This fifth commandment thus contains, as it were, the​​ seed​​ which will eventually grow into a much fuller appreciation of​​ family, the honored place of​​ children​​ within the family, and of how family as well as marriage​​ is intended, in its​​ deepest​​ dimension, to reflect the unconditional​​ love​​ and​​ faithfulness​​ of​​ God.


This reminds me of a brief teaching video from pastor and theologian Rob Bell, whose book​​ Love Wins​​ received notoriety several years ago.


The video tells the story of how Rob’s young son, seven or eight years old at the time, stole a tennis ball from a neighbor-kid. ​​ His Mom finds the ball, asks him about it, and he lies. ​​ The lie is found-out, and the child is sent upstairs to his room as punishment. ​​ 


Instead of going to his room, the child goes to his parents’ room, and there hides under the covers in his parents’ bed for several hours.


The video portrays Rob coming home from work, seeking out his wayward son, expressing surprise and concern at not finding him in his own room, and showing great relief at sighting the sizable mound in the middle of the bed in the master bedroom.


Rob slowly lifts the covers, gently repeating the words, “There is nothing you can do that could make me love you less.”


“There is nothing you can do that would make me love you less.”


At this point the father and son experience a tearful reconciliation.


The video is meant to serve as a​​ parable​​ of the way that​​ God​​ loves​​ each​​ of us: ​​ “There is nothing you can do that could make me love you less.”

I’m a bit provoked at Rob’s casting​​ himself​​ in the​​ heros​​ role, and implicitly in the role of God the Father. ​​ 


The parable would have been less​​ stereotypical​​ and even​​ more​​ powerful, I think, if Rob’s​​ wife​​ and​​ mother​​ of their child, had been cast in the hero’s role and implicitly in the role of God.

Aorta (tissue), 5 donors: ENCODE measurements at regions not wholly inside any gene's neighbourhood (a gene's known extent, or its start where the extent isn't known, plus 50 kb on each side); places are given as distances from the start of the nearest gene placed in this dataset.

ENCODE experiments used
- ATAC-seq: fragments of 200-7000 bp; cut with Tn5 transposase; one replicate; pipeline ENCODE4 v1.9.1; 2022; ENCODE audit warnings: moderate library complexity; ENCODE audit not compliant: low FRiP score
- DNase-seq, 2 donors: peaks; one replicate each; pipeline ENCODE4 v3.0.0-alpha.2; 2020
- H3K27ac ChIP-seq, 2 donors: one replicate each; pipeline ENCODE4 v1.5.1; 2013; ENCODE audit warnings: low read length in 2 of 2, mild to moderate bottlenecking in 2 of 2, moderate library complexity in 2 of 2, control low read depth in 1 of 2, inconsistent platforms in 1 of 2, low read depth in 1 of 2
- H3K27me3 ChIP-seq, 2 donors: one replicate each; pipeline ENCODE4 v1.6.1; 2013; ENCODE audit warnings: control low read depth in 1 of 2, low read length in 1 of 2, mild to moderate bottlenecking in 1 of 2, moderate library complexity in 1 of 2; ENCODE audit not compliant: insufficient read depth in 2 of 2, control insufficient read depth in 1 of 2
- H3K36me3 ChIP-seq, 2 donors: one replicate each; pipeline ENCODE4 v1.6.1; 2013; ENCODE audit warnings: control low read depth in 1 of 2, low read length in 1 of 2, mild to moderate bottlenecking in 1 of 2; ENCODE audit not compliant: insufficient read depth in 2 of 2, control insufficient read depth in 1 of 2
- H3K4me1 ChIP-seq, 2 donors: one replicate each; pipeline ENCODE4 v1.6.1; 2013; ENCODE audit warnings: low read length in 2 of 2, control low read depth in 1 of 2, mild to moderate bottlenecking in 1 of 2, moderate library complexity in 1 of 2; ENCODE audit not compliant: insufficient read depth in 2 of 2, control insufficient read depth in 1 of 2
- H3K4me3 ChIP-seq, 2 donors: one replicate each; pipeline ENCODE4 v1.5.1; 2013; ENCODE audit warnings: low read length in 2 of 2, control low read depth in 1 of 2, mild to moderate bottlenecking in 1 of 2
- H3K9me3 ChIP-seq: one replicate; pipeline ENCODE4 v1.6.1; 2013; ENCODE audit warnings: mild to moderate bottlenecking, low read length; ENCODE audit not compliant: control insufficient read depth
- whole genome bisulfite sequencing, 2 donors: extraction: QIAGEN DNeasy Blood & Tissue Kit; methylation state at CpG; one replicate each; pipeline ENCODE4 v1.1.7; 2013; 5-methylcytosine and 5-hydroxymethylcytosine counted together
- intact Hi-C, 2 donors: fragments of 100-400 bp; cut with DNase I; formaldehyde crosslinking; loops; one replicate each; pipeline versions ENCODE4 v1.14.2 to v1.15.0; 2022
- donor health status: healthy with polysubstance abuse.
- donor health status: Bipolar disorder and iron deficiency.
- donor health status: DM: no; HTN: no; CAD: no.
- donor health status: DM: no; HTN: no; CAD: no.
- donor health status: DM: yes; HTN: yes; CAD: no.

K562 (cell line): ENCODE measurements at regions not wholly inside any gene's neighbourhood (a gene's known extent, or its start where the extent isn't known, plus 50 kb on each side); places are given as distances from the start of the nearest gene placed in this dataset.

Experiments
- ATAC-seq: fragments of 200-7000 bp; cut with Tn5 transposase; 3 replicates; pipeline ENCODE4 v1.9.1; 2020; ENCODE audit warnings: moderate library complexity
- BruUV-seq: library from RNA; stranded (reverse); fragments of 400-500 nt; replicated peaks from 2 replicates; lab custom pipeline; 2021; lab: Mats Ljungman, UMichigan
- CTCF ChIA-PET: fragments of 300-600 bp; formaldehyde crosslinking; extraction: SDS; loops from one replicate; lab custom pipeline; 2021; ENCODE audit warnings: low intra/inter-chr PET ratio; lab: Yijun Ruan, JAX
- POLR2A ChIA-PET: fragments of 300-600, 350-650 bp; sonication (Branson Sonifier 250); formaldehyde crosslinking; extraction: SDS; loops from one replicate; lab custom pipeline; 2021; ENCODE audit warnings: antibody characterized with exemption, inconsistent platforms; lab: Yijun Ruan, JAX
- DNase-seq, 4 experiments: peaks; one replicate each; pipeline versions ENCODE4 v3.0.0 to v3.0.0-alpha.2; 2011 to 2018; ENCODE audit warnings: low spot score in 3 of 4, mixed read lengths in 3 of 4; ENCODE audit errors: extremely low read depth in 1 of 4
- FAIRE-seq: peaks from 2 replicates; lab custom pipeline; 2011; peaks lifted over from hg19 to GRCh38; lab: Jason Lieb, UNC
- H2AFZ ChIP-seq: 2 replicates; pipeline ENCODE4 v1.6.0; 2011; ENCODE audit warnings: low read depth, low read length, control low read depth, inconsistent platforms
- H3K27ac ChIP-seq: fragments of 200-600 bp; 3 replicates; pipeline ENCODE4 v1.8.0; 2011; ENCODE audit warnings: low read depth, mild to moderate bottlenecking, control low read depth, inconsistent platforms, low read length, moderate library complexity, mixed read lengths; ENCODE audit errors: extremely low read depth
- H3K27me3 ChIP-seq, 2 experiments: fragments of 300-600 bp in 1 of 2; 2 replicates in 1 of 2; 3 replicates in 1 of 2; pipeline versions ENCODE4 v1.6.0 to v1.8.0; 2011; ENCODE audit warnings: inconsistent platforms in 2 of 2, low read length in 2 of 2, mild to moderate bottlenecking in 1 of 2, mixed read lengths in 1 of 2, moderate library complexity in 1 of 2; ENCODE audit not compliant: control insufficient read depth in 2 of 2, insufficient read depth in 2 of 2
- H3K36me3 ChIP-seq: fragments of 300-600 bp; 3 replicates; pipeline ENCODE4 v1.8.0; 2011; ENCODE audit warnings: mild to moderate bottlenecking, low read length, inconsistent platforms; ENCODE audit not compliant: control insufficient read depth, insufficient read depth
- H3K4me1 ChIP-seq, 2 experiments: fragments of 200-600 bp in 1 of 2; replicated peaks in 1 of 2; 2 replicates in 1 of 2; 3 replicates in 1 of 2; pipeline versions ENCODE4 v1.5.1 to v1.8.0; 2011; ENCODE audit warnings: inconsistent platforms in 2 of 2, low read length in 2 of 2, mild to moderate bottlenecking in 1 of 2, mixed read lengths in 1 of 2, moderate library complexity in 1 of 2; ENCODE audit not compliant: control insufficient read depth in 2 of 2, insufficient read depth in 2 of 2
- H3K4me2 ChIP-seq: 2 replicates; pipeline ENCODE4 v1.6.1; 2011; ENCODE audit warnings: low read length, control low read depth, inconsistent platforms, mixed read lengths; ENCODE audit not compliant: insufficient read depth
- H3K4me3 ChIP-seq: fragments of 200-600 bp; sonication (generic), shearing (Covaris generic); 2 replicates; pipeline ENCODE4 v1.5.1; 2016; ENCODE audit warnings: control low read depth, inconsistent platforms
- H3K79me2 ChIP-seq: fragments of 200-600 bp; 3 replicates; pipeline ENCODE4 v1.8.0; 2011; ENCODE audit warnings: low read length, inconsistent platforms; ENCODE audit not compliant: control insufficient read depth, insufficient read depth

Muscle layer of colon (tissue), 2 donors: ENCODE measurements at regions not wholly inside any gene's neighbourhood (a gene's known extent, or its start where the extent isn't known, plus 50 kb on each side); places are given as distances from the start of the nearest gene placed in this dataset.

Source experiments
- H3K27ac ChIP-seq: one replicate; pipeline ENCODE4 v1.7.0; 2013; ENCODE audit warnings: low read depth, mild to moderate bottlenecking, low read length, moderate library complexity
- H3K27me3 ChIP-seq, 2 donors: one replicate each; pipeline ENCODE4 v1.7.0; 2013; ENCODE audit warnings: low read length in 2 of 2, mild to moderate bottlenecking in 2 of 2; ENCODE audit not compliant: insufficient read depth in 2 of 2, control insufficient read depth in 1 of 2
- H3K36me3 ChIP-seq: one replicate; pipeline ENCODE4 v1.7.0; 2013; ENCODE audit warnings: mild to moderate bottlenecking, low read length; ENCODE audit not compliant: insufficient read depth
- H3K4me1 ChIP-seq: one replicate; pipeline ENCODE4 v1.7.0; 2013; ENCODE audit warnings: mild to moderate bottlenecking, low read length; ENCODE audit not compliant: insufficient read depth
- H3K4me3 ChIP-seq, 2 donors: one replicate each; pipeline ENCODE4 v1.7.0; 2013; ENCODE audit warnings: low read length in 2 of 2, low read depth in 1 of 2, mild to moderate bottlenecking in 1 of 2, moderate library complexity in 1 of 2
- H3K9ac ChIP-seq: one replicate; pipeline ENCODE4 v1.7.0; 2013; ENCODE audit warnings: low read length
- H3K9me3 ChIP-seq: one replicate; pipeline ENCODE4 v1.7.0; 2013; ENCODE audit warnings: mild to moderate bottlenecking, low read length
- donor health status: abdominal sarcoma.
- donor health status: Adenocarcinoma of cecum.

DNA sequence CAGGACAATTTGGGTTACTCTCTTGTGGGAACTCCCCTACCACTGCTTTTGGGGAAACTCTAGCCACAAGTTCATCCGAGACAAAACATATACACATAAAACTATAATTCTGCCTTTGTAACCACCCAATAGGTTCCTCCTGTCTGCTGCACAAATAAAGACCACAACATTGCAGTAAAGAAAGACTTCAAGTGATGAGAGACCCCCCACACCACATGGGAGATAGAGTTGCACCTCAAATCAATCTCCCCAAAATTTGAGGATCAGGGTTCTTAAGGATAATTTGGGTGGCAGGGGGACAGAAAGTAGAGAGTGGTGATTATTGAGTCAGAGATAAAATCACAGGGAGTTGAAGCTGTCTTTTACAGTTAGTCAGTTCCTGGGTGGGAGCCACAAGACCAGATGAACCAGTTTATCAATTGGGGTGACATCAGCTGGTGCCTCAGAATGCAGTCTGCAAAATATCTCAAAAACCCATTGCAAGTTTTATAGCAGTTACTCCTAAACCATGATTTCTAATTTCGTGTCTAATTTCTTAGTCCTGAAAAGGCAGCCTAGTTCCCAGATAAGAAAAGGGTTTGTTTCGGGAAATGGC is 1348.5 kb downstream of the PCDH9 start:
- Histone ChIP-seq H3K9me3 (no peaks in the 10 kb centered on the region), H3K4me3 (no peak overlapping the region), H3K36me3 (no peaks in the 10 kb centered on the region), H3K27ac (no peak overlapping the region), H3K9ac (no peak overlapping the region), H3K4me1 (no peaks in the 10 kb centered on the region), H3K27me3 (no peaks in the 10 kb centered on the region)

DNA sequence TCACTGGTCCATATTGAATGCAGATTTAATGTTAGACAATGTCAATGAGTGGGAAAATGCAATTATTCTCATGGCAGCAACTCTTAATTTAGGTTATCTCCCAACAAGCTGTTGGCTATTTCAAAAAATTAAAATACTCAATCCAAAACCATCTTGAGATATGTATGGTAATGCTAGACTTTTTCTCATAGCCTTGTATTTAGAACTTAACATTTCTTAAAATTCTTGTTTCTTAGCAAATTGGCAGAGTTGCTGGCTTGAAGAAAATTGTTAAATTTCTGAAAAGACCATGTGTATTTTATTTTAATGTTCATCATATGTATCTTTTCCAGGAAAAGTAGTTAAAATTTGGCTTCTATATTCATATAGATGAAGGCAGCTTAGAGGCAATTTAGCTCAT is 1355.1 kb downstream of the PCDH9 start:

The lesson and the role, however, is a critical one for​​ all​​ parents to grow into: ​​ the ability not only to​​ feel​​ but also to effectively​​ communicate​​ unconditional love​​ toward their child or children. ​​ 


And we have good reason to trace the​​ roots​​ of this attitude of unconditional love from parent to child, as well as from child to parent, to our fifth life-giving word from God, a word revealed from God to Moses at Mt. Sinai some thirty-three hundred years ago: ​​ “Honor your father and your mother.”


In​​ todays​​ culture, where so much​​ more​​ is openly talked about than in the​​ past, which I think is basically a​​ good​​ thing, one can barely finish quoting the fifth commandment​​ when someone will ask “But what about an​​ abusive​​ parent or parents?”


In response, we need to remember that the commandments, by their very nature, were​​ visionary: ​​ they portrayed values close to God’s own heart, values which, if lived out, would bring about whole and healthy relationships in a whole and healthy culture. ​​ 


They were never intended to provide guidance for all conceivable circumstances or to give answers to all conceivable questions.


To the question “How does one honor an abusive parent or parents?,” a response that would honor God’s deepest intention for healthy families and a healthy society would be, I suggest: ​​ if one is a grandparent and abuse comes to your attention, report the parent or parents to the proper authorities, which would be the police or protective children’s services, depending on the nature of the abuse. ​​ If one is an adult child of an abusive parent or parents, a difficult, but ultimately honoring response, would be to remove oneself from the situation, communicating the message, “I will no longer allow you to harm me, and I will no longer allow you to dishonor yourself by harming me.”


I would like to look at one more hidden, but implicit, dimension of the commandment to honor one’s parents. ​​ Concerning this week’s commandment,​​ we see Jesus honoring the commandment by placing his mother, Mary, in the care of John, one of his closest disciples (see John 19:26-27).


But Jesus also does something far more​​ radical​​ with this commandment: he​​ extends​​ the meaning of father and mother, of sister and brother, to​​ include​​ the​​ community​​ of his disciples. ​​ 


Thus, the love, care, and support which, ideally, the family provides and which mirrors the love, care, and support of God, is​​ expanded​​ by Jesus to include the circle of​​ all​​ those connected to him.


The community of disciples is called to mirror the love, care, and support of God in their relationships with one another and in their relationships with persons outside the community.